Photo by Drew Beamer on Unsplash

Trump Is Not Elvis, The Courts Are Not Weaponized And Trump Is And Always Has Been Crooked

Phil Garber
8 min readFeb 6, 2024

--

While trump awaits a court ruling that could spell the end of his empire, he wastes everyone’s time as he incredulously claims that he bears an uncanny resemblance to Elvis Presley and that the courts have been weaponized to get him.

There is no such weaponization and trump looks nothing like Elvis. Forget all the MAGA talk about a strong leader who will put America First. Trump is as he always has been, a cruel, vindictive, dishonest, selfish hoarder of money and cheap fame.

In total, trump is facing 91 criminal charges in four different cases and a looming verdict in a civil case. Trump has pleaded not guilty to all of the criminal charges, claiming they are politically motivated, and that the system has been “weaponized” by the Biden administration.

Trump’s sycophants and others would erase the man’s history of criminal and civil troubles. They would excuse his behavior as just business in an effort to whitewash and normalize his behavior. His behavior has been anything but normal unless he is compared with a Mafia don.

The cases that help define trump include:

Trump Organization civil fraud trial: A civil fraud case brought by the New York attorney general against trump, his adult sons and his company, the Trump Organization, is threatening to upend the former president’s business and brand. Judge Arthur Engoron has already ruled that trump has engaged in fraud and canceled business certificates for many of trump’s entities in New York.

Engoron is poised to issue another major ruling in the case, though the timing of it is unclear. The ruling will address several other claims, including conspiracy, issuing false financial statements, falsifying business records and insurance fraud.

Federal election subversion case: Special counsel Jack Smith has charged trump with four counts over his alleged efforts to undermine the results of the 2020 election.

Mar-a-Lago classified documents case: Smith has also charged trump with 42 counts in Florida for mishandling classified documents after he left the White House. Two others have been charged in the case, including trump’s personal aide.

Georgia election subversion case: Trump and 14 others are facing state charges in Fulton County, Ga., for their alleged attempts to overturn the 2020 election results. Prosecutors have used the state’s Racketeer Influenced and Corrupt Organizations Act to allege a sprawling criminal enterprise that involved states other than Georgia.

New York hush money case: Manhattan District Attorney Alvin Bragg has charged Trump with 34 counts of falsifying business records to conceal the reimbursement of hush money payments made to adult film star Stormy Daniels.

The blitz and fog of lies and deception so common to trump are designed to mask the man’s shameful history. For decades before he was elected president, trump has been sued in thousands of cases in state and federal courts and has agreed to pay out millions in damages and settlements.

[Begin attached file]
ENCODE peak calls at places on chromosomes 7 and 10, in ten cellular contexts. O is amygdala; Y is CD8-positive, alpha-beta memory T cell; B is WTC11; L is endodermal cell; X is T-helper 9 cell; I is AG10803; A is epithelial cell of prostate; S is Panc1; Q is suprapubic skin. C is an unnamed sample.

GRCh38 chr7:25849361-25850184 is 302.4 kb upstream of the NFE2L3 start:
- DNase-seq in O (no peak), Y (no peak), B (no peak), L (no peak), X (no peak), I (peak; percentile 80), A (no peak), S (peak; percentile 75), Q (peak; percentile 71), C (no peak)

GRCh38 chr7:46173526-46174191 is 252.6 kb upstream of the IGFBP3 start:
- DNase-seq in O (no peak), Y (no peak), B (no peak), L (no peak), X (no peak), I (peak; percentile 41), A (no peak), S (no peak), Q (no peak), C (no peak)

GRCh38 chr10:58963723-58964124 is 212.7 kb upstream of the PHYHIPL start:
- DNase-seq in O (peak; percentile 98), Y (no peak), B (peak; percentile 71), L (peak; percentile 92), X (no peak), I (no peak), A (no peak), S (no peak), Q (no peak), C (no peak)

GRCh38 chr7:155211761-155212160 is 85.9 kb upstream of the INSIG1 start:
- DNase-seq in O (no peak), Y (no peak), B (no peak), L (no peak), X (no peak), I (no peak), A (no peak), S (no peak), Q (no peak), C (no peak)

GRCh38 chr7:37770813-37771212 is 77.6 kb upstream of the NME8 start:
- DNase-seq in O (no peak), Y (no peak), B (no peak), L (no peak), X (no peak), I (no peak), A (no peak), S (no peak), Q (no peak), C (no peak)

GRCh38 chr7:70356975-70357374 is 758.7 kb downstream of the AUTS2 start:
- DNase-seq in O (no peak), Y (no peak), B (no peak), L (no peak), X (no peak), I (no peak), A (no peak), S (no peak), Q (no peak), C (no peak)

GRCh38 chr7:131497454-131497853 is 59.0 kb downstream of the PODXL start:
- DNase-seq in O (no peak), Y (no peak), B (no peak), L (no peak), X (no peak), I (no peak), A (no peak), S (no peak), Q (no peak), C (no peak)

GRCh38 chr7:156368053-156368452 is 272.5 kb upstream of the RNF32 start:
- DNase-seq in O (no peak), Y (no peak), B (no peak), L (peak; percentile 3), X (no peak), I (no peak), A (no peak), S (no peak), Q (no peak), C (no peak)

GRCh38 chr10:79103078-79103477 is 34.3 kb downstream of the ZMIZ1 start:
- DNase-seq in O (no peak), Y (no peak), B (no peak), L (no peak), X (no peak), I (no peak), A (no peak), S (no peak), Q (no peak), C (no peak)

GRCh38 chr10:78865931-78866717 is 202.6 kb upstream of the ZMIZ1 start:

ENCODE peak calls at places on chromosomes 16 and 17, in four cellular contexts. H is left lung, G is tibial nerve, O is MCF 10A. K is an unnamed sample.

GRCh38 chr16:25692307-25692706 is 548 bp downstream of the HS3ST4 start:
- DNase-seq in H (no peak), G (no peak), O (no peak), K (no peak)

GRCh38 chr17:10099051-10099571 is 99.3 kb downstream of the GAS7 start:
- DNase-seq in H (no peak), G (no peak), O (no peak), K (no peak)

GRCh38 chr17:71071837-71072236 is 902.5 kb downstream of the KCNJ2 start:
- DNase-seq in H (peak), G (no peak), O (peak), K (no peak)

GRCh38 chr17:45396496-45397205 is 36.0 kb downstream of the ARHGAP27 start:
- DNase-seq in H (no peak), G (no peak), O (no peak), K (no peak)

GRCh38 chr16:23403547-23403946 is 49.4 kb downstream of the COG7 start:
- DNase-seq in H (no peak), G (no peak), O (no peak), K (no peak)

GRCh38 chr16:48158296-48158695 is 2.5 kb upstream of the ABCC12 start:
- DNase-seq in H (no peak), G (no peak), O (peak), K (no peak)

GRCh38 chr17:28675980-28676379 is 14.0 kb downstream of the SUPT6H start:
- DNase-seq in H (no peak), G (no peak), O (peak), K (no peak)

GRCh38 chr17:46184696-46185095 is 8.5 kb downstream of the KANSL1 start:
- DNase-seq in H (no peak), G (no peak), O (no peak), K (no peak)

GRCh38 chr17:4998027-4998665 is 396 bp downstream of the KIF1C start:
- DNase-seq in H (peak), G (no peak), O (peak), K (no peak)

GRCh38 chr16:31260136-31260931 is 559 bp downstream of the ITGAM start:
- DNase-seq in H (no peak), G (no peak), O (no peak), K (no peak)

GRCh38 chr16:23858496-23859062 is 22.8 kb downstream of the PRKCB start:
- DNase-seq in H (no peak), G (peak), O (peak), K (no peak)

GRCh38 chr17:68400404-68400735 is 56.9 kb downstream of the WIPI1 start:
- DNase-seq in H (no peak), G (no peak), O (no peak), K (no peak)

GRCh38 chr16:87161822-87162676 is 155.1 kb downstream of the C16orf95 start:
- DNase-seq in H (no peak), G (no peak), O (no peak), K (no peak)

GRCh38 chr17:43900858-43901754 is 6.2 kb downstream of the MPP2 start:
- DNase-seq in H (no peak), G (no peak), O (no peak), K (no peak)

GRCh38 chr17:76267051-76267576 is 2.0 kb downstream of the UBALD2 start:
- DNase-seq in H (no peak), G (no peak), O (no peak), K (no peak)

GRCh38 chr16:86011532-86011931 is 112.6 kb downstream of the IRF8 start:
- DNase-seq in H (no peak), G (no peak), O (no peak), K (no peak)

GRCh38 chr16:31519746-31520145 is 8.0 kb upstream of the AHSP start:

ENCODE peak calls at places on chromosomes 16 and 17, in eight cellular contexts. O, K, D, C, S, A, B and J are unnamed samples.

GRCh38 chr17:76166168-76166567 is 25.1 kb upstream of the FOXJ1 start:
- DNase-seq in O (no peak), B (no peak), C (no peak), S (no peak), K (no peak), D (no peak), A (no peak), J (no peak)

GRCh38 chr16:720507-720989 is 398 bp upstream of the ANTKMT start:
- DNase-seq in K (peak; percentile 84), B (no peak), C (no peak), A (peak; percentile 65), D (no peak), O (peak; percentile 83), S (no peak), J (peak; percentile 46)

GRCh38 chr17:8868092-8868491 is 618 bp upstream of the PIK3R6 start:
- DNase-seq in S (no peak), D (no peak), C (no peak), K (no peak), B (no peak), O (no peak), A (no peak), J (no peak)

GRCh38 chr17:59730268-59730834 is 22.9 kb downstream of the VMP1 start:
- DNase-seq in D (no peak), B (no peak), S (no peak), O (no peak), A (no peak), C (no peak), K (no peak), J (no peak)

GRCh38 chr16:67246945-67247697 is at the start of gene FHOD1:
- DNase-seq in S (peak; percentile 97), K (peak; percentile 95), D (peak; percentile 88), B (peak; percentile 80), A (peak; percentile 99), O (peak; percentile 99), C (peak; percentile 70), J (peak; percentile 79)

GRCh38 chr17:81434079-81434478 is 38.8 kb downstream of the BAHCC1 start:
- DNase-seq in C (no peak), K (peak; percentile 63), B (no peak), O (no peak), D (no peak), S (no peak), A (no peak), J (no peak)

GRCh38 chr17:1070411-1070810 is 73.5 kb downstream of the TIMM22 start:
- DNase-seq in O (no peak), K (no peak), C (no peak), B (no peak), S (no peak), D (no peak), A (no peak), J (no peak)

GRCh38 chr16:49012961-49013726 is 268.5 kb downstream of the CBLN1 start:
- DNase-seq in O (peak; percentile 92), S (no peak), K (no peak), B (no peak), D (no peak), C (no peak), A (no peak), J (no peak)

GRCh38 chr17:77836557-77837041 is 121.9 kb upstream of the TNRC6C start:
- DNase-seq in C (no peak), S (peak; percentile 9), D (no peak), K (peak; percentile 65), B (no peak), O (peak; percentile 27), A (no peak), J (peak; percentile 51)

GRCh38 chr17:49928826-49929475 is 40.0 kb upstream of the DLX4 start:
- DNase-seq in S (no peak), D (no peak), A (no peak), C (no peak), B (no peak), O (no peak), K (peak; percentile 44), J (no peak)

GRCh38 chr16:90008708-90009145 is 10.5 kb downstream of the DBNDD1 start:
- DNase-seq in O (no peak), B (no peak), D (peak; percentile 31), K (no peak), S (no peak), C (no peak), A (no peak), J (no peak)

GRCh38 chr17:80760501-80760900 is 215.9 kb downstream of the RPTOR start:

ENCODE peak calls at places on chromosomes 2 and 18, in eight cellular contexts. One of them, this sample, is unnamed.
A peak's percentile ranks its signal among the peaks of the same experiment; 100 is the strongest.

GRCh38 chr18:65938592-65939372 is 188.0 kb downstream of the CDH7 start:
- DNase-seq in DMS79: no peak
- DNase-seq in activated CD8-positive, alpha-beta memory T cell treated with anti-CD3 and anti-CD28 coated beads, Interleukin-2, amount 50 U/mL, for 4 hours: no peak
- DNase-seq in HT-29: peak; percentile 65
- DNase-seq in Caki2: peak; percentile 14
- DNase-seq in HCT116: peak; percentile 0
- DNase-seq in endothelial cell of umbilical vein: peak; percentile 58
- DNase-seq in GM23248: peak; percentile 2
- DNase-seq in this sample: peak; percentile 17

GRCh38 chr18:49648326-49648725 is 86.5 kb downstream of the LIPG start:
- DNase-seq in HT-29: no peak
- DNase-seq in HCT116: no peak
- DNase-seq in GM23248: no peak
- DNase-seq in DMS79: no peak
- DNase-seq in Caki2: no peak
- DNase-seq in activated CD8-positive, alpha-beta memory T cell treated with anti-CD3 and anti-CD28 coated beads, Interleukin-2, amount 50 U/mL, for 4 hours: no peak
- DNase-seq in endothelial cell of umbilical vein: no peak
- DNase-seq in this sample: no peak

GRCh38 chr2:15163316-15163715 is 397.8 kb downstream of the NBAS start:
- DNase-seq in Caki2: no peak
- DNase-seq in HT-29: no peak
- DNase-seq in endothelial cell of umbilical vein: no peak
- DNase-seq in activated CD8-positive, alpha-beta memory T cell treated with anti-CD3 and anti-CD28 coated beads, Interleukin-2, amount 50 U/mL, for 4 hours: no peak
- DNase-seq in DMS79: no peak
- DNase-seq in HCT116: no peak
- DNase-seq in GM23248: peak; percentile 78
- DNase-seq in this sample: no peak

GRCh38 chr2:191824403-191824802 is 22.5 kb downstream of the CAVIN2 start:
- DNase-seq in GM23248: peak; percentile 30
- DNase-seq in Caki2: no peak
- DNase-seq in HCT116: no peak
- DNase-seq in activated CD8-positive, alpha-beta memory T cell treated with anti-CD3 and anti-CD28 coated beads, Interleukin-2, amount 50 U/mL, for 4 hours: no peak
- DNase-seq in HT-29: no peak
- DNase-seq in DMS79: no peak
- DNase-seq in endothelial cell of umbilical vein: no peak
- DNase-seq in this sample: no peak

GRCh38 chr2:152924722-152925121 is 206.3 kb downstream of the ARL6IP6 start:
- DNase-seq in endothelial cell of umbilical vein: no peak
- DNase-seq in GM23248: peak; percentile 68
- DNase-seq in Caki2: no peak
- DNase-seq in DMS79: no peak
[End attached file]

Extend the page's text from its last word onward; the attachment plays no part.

In 2015, trump’s lawyer Alan Garten said that lawsuits are “a natural part of doing business” in the United States. Legal entanglements may be “natural” for some but in trump’s situation he is the lawsuit king. A 2016 analysis by USA Today that found that trump had been involved in more legal cases than the combined number of cases involving his fellow real estate moguls, Edward DeBartolo, shopping-center developer and former San Francisco 49ers owner; Donald Bren, Irvine Company chairman and owner; Stephen Ross, Time Warner Center developer; Sam Zell, Chicago real-estate magnate; and Larry Silverstein, a New York developer famous for his involvement in the World Trade Center properties.

In the name of memory refreshing, the following are some of the more significant cases brought against trump before he was elected president.

The first big one came in 1973 when the Justice Department charged trump with violating the Fair Housing Act and failing to rent to African Americans at 39 of his buildings in Brooklyn, Queens, and Staten Island. After a lengthy legal battle, trump agreed to wide-ranging steps to offer rentals to persons of color.

Trump’s legendary, ruthless lawyer, Roy Cohn filed a $100 million countersuit against the Justice Department, which a judge dismissed, calling it a waste of “time and paper.” Trump settled the charges out of court in 1975. He was ordered to report a list of vacancies every two weeks to the New York Urban League. In 1978, the trump organization was back in court for violating the 1975 settlement although the outcome of the later court action was not available.

The racist shenanigans at his apartment buildings were the first of many lawsuits filed against trump.

In 1988, the Justice Department sued Trump for violating procedures related to public notifications when buying voting stock in a company related to his attempted takeovers of Holiday Corporation and Bally Manufacturing Corporation in 1986. Trump agreed to pay $750,000 to settle the civil penalties of the antitrust lawsuit.

In 2001, the U.S. Securities and Exchange Commission brought a financial-reporting case against Trump Hotels & Casino Resorts Inc., alleging that the company had committed several “misleading statements in the company’s third-quarter 1999 earnings release.” Trump Hotels & Casino Resorts Inc. consented to the commission’s cease-and-desist order.

In 1985, New York City sued trump for allegedly using illegal tactics to force out tenants of 100 Central Park South because he intended to demolish the building. After a decade in court, trump settled a deal allowing the building to remain as condominiums.

In 2000, trump paid $250,000 to settle fines related to charges brought by New York State Lobbying Commission director David Grandeau. Trump was charged with circumventing state law by spending $150,000 lobbying against government approval of plans to construct an Indian-run casino in the Catskills, which would have diminished casino traffic to Trump’s casinos in Atlantic City.